The opinion of the court was delivered by: Clarkson S. Fisher, District Judge.
Before this court is a motion for summary judgment by
defendant, American Telephone and Telegraph Company, Inc. ("AT &
T"), against plaintiff, Joan C. Gorham. Gorham brought suit
against AT & T alleging age, race and sex discrimination claims
under 42 U.S.C. § 1981 of the Civil Rights Act of 1966; the Age
Discrimination in Employment Act of 1967, 29 U.S.C. § 621 et.
seq. ("ADEA"), and the New Jersey Law Against Discrimination,
N.J.S.A. 10:5-12 ("NJLAD"). AT & T claims that Gorham has no
cause of action under § 1981 and that she has failed to meet her
prima facie case under the ADEA and the NJLAD. For the following
reasons, defendant's motion for summary judgment will be granted.
Plaintiff is a black female over the age of 40. She was hired
by AT & T in 1963 as a Clerk and worked her way up to District
Manager in 1978. In November of 1985, plaintiff began reporting
to Richard Dennis, Director of EEO/Affirmative Action at AT & T.
Dennis assigned plaintiff to the project of interviewing
high-level officers and managers of AT & T to ascertain the
degree of EEO/AA awareness in the corporation. This assignment
entailed conducting the interviews, organizing the comments,
summarizing the results and making recommendations. The project
came to be known as "New Initiatives for a Changing AT & T" ("New
Initiative study"). In addition to plaintiff, there were three
other employees primarily assigned to this project.
The New Initiative study was warmly received and Dennis praised
the work of all the employees involved, including plaintiff.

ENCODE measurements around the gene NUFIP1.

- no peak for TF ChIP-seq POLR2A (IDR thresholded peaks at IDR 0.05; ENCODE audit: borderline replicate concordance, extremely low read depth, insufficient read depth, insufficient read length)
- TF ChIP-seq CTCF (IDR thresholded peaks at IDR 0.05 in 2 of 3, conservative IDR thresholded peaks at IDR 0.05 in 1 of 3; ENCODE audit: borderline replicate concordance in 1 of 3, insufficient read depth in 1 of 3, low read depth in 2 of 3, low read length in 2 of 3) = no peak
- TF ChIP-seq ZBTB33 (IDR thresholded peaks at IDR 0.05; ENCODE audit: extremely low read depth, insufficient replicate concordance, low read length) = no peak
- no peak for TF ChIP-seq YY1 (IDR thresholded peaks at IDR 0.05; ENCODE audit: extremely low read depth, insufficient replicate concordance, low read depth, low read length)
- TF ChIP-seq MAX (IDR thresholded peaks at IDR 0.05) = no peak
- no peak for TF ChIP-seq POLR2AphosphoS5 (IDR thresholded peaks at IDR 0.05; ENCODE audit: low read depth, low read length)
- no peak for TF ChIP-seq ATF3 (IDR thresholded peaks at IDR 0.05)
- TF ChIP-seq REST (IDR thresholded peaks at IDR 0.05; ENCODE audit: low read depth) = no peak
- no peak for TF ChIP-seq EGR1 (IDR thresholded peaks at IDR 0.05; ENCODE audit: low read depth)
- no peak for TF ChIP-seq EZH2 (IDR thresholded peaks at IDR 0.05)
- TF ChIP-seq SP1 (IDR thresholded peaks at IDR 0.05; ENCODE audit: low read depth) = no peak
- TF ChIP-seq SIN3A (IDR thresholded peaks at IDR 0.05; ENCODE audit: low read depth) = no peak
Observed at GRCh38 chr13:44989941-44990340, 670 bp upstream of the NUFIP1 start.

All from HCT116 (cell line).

Dennis Dep. at 23; Exhs. 1, 2 and 3. He gave her a Superior
appraisal, a rating between Outstanding and Good. Gorham Dep.
4/10/90 at 129-30.
After the completion of the study, in March, 1987, Dennis
assigned plaintiff to Bernard Daleske, Division Manager, EEO/AA,
advising that the company needed her in that position to
effectuate certain of the New Initiative study's recommendations.
Gorham Dep. 1/16/90 at 118-19. While under Daleske, plaintiff was
placed in charge of ten subordinates of the first and second
management levels. Three months later, in June, 1987, Daleske
received a note that had been left earlier that day under his
office door from the subordinates of Joan Gorham complaining
her style and management.*fn1 Daleske Dep. at 19-20. At a
meeting Daleske organized to discuss the problems, he was handed
yet another and more extensive memorandum containing complaints
about plaintiff. This was signed by nine of plaintiff's ten
subordinates. Exh. 5; Daleske Dep. at 22-4. Of the signers, one
was black and one was Hispanic, seven were female, and four were
in the age-protected category. Gorham Dep. 1/16/90 at 39-42;
4/10/90 at 27-28. Part of the text of that letter is as follows:
We are asking that you evaluate the situation with
the skill you have nurtured as a manager. We are
asking that Joan be repositioned in an environment
which will be beneficial to her, but one that
excludes a staff of subordinates.
AT & T claims that Daleske met with plaintiff and presented the
June 24 memo to her, and that she denied that it accurately
portrayed the situation. Daleske Dep. at 26-7; Exh. 5, p. 1.
On September 3, 1987, plaintiff's subordinates left another
note with the Director, Richard Dennis. This note implored Dennis
to become involved personally by moving plaintiff out of the
organization and stated that employees were leaving the group
because of plaintiff. Exh. 6. AT & T claims that Dennis met soon
after with Daleske to consider using an outside consultant to
assist in resolving the problem. Plaintiff contends she initiated
the idea of a consultant and that AT & T denied her the use of
same while providing another with a consultant. AT & T claims the
plaintiff's subordinates, fearing retaliation by plaintiff,
decided they did not want to meet with her and a consultant, and